You might be reading this story in the December 30 edition of the Hesperia Star, picked up from a newsstand in Hesperia, delivered with your copy of the Daily Press or perhaps mailed to you directly, if you're a subscriber.
Or you might be reading this story on HesperiaStar.com at your computer, several days before the print edition hits the streets.
Or maybe, just maybe, you're reading this story on your telephone, on the Star's new mobile Web site, m.hesperiastar.com.
"Technology has moved, people want the news with them 24/7," said Jane Rowan, Interactive Director for Freedom High Desert, who oversees the Web sites for the Hesperia Star, Daily Press, Barstow Desert Dispatch, El Mojave and Fresh !nk. "They can't take five sections of paper with them, wherever they go."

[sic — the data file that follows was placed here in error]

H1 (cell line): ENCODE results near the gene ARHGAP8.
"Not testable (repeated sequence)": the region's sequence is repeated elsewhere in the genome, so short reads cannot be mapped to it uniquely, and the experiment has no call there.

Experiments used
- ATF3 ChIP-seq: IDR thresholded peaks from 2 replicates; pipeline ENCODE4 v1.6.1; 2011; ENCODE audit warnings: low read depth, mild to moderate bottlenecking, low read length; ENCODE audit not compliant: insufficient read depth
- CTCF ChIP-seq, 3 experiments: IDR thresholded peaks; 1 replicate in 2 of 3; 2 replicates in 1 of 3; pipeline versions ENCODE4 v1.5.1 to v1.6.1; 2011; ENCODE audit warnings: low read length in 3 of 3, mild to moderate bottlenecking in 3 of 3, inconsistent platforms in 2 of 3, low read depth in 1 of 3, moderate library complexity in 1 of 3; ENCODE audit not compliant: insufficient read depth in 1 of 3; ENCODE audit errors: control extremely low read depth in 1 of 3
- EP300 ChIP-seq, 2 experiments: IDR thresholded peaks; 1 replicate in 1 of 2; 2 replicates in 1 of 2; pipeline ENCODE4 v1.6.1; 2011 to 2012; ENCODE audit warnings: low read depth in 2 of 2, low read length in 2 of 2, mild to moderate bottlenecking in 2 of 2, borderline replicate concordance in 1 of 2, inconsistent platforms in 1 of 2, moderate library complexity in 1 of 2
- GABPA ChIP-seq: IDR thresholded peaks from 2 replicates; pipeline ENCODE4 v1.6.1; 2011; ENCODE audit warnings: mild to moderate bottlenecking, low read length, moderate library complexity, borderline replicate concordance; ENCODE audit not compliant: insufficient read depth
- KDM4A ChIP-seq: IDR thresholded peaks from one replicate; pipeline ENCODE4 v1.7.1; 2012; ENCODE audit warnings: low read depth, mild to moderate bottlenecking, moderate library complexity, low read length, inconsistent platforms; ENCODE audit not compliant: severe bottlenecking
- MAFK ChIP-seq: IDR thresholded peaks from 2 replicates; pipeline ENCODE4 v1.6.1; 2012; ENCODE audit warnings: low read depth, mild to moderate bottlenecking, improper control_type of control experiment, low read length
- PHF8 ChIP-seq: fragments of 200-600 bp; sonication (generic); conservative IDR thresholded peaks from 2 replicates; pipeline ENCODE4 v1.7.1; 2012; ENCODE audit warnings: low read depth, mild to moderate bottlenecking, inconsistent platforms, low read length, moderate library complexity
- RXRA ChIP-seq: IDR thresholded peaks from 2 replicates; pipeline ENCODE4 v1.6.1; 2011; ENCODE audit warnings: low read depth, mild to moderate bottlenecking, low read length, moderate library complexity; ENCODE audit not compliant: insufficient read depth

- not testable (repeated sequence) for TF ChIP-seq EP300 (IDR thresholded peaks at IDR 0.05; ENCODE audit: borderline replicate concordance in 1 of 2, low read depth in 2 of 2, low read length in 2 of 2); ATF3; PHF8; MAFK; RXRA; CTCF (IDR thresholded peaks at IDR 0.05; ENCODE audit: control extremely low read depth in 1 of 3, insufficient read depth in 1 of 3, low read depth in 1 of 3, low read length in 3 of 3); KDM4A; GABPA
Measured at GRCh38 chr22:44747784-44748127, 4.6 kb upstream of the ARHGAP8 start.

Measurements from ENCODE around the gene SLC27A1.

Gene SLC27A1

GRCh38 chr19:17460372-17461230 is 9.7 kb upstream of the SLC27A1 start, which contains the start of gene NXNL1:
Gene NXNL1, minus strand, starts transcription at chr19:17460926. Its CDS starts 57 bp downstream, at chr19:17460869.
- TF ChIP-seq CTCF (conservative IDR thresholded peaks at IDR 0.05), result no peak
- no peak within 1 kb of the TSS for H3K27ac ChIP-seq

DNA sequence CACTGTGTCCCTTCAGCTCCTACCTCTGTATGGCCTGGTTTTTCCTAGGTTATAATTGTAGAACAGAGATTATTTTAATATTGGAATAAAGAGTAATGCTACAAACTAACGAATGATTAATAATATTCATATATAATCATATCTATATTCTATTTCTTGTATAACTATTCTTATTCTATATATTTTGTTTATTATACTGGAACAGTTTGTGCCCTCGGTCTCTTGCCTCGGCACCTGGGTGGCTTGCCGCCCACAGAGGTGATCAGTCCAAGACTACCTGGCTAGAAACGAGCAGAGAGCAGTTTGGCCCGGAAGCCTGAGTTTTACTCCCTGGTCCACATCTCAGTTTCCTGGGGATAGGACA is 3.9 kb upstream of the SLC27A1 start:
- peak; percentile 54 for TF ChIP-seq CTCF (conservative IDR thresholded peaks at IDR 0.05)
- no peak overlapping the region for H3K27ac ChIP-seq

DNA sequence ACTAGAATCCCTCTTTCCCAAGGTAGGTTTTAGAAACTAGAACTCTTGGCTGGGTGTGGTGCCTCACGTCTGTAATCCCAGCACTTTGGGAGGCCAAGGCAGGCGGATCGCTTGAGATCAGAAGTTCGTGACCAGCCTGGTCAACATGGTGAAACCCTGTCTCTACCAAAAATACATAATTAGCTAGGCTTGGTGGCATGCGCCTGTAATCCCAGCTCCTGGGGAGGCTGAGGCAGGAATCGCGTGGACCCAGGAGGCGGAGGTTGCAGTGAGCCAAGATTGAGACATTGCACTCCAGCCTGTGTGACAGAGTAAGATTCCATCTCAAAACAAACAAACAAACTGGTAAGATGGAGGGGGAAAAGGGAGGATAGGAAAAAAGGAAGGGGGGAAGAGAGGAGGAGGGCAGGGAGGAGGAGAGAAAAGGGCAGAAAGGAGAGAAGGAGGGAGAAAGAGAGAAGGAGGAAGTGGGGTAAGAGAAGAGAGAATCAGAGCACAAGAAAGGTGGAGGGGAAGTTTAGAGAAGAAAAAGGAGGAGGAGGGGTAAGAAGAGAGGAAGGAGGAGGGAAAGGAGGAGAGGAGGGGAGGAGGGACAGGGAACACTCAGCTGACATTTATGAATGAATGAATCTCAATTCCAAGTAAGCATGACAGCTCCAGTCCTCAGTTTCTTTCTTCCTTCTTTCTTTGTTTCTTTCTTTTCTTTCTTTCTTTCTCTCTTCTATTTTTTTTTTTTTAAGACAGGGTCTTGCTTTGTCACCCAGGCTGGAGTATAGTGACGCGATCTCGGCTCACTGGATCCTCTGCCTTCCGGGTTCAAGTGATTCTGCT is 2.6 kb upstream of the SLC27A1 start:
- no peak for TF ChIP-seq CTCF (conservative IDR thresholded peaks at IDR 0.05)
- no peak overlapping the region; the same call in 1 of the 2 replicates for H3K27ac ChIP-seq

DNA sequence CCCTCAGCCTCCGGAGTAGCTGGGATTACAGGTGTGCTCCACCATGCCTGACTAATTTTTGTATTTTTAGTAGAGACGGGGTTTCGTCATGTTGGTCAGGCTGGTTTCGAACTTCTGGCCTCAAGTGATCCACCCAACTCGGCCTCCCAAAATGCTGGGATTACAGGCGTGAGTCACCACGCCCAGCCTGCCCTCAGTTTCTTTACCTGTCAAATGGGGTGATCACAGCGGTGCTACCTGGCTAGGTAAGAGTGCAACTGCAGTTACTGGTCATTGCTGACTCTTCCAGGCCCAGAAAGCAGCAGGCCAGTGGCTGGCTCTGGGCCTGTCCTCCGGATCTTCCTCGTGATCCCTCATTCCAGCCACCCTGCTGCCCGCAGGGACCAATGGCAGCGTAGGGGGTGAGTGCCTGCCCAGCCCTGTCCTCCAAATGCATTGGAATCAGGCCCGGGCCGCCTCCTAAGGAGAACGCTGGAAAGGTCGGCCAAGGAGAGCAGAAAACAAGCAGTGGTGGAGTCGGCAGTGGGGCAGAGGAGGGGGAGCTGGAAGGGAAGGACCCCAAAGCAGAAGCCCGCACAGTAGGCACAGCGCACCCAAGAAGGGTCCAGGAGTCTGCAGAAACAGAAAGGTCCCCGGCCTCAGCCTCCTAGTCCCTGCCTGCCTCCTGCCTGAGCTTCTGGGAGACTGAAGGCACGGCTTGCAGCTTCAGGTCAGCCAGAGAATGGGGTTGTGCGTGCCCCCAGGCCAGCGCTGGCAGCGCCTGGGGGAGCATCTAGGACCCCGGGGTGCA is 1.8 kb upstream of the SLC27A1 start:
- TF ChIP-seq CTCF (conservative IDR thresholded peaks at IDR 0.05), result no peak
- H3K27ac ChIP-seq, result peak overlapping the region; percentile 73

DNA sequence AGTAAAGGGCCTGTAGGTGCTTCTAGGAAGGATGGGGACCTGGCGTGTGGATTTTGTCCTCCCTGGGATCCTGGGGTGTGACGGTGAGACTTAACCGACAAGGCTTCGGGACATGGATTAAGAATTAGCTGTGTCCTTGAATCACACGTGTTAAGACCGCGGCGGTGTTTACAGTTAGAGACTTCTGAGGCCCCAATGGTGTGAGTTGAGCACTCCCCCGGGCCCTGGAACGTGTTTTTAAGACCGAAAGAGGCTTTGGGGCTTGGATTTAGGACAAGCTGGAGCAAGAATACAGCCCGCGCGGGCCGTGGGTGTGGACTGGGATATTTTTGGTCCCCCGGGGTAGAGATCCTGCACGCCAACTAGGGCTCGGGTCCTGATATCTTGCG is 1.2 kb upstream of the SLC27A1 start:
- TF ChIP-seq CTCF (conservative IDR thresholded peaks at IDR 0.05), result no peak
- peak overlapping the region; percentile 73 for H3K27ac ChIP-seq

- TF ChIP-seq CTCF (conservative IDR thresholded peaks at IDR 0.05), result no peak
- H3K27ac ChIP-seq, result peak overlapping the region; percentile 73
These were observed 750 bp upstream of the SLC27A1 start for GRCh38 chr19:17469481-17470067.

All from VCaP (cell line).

But they can take the new mobile site. Traditionally, newspaper Web sites have a lot of content, and more of it all the time. While that's fine for browsing from a personal computer, browsing the Internet even from an advanced cell phone like Apple's iPhone means trying to get through all that content using a much smaller screen.
So m.hesperiastar.com, like m.vvdailypress.com and m.desertdispatch.com, just gives users a stripped-down experience: Just the articles (with one photo each), and none of the extras, like reader comments, videos, photo galleries or other features of the full Web sites. And no ads, either.
"Children at 25, like my daughter, never, ever, pick up the newspaper," Rowan said. "She gets all her information off the Internet."
It's how Rowan reads the newspaper at times.
"I personally use it, if I go anywhere," she said. "I don't have time to pull up the whole vvdailypress site, because there's so many graphics. ... I pull up the mobile site, get what I need quickly and readily, and move on."
Beau Yarbrough can be reached at 956-7108 or at firstname.lastname@example.org.